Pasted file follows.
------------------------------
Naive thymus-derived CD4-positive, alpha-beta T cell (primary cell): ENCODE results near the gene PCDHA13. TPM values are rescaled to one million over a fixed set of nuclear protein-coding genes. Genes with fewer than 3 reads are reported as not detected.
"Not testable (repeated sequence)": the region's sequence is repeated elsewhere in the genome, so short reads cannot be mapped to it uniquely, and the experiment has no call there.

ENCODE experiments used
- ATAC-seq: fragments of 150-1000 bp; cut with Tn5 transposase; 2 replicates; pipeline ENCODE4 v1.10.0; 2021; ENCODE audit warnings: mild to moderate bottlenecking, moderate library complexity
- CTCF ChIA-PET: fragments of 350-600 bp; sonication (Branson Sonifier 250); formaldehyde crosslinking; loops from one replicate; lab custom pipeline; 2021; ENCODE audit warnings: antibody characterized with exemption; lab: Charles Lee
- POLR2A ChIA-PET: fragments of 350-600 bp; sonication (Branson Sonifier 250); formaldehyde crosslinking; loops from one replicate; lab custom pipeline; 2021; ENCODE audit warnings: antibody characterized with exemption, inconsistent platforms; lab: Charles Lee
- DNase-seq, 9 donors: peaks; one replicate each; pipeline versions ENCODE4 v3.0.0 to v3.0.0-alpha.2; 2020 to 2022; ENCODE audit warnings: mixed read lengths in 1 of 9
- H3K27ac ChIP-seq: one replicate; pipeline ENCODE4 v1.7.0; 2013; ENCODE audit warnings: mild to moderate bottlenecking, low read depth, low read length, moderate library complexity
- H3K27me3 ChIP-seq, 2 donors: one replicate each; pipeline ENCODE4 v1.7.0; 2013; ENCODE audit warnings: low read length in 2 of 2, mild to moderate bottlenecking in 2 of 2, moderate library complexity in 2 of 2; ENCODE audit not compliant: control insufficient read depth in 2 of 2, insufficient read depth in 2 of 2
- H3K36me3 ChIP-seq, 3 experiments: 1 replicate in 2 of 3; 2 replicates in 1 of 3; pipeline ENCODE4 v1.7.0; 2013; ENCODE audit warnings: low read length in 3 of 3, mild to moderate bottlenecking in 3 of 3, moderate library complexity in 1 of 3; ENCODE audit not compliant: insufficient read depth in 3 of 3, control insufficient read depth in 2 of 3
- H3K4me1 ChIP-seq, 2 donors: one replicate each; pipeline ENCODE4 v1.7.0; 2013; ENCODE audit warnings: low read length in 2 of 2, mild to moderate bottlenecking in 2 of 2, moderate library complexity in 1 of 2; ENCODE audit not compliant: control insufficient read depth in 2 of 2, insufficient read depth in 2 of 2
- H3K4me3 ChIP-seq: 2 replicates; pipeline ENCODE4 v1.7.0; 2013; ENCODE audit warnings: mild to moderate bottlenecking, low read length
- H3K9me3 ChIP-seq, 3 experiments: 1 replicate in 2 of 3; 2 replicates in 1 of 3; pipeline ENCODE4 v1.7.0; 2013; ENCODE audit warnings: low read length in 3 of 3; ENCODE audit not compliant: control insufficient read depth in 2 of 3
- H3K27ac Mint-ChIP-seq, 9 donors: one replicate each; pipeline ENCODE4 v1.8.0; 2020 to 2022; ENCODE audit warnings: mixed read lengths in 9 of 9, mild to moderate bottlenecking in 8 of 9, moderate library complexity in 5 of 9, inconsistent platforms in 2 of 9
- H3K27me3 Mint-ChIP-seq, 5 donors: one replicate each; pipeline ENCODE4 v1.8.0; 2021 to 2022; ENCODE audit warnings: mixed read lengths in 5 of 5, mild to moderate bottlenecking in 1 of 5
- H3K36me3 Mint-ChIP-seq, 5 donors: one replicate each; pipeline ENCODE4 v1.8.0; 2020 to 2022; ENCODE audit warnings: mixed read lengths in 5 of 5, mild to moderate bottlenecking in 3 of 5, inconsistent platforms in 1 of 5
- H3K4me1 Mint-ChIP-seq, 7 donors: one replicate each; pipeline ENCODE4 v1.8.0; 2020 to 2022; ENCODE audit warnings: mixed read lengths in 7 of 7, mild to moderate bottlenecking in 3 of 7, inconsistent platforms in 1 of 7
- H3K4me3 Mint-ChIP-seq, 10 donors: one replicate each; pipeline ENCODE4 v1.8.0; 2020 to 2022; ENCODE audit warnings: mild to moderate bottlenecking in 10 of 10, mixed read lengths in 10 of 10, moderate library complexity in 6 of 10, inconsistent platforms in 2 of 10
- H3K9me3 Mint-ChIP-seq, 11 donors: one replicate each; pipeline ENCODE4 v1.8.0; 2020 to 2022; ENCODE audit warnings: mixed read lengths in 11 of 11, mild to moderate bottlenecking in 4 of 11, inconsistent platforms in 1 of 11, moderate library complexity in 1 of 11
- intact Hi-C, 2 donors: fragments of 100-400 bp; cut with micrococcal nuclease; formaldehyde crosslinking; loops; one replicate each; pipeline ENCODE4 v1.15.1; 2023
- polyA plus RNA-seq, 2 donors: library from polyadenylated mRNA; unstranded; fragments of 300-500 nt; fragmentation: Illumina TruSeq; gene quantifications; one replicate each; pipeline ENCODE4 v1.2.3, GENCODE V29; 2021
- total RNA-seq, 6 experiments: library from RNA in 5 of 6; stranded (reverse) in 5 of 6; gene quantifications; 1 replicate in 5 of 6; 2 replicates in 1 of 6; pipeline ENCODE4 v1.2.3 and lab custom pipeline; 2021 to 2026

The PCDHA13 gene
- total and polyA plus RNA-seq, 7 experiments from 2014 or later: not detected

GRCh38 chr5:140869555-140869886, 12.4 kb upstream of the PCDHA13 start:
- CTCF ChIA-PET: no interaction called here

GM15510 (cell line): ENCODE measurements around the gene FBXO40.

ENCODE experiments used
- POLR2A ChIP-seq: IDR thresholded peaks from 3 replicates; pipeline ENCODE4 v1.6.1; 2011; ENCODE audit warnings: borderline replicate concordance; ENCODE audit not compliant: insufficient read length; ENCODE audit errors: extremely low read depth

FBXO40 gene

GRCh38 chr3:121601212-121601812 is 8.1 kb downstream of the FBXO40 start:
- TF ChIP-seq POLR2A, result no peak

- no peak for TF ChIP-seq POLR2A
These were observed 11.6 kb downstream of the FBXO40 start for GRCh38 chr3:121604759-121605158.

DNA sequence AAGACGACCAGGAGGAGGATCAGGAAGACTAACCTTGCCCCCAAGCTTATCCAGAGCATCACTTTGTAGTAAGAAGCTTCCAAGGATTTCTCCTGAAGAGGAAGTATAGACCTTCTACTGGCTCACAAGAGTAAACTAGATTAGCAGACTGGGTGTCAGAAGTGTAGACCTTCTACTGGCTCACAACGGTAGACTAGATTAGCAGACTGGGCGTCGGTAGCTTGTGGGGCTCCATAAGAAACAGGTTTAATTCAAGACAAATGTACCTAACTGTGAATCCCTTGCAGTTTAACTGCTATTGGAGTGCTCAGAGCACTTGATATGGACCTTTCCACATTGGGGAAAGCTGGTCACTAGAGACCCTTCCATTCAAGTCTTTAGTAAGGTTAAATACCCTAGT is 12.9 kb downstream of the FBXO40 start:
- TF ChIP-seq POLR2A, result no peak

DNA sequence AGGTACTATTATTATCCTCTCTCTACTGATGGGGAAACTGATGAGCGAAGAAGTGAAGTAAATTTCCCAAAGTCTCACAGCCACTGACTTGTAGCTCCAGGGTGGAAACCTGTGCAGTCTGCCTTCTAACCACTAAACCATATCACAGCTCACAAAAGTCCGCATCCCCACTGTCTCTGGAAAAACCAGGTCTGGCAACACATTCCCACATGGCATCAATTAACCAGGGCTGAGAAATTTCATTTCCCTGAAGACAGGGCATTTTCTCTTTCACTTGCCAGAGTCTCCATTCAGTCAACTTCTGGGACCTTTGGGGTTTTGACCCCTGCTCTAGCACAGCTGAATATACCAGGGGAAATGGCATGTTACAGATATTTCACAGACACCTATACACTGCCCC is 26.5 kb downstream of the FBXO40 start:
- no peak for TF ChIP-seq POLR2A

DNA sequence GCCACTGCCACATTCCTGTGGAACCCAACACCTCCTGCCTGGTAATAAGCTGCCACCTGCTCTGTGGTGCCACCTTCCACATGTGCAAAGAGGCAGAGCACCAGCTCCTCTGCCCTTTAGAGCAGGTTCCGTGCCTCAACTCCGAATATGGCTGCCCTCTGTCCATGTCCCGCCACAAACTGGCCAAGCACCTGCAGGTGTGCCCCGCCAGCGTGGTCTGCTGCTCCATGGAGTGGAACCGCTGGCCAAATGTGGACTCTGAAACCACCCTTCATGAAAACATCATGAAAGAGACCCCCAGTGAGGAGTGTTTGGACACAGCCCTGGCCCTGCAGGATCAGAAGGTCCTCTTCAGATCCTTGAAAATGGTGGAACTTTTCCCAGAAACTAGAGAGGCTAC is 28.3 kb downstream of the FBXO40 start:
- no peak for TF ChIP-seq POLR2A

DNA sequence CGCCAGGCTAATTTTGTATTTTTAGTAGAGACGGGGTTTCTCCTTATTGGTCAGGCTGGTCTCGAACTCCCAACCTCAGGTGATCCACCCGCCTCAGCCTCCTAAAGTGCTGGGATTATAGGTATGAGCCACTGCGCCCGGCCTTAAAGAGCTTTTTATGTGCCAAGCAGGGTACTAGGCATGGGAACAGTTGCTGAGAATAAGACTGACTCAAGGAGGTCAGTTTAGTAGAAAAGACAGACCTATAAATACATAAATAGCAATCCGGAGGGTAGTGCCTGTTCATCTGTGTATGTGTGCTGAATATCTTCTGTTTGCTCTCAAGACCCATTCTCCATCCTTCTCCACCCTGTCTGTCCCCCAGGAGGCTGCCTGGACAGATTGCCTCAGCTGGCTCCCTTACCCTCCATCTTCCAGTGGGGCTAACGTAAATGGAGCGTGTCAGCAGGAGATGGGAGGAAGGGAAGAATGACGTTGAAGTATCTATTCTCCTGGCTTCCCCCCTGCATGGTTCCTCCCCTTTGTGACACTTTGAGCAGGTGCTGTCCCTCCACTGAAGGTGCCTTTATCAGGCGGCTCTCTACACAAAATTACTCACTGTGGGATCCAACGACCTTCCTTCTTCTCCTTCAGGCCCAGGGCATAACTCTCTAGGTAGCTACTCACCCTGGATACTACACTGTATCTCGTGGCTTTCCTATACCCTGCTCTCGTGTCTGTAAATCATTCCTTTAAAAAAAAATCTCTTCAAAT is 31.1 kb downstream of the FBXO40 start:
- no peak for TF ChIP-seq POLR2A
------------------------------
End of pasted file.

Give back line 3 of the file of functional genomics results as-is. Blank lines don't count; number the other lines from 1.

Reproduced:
ENCODE experiments used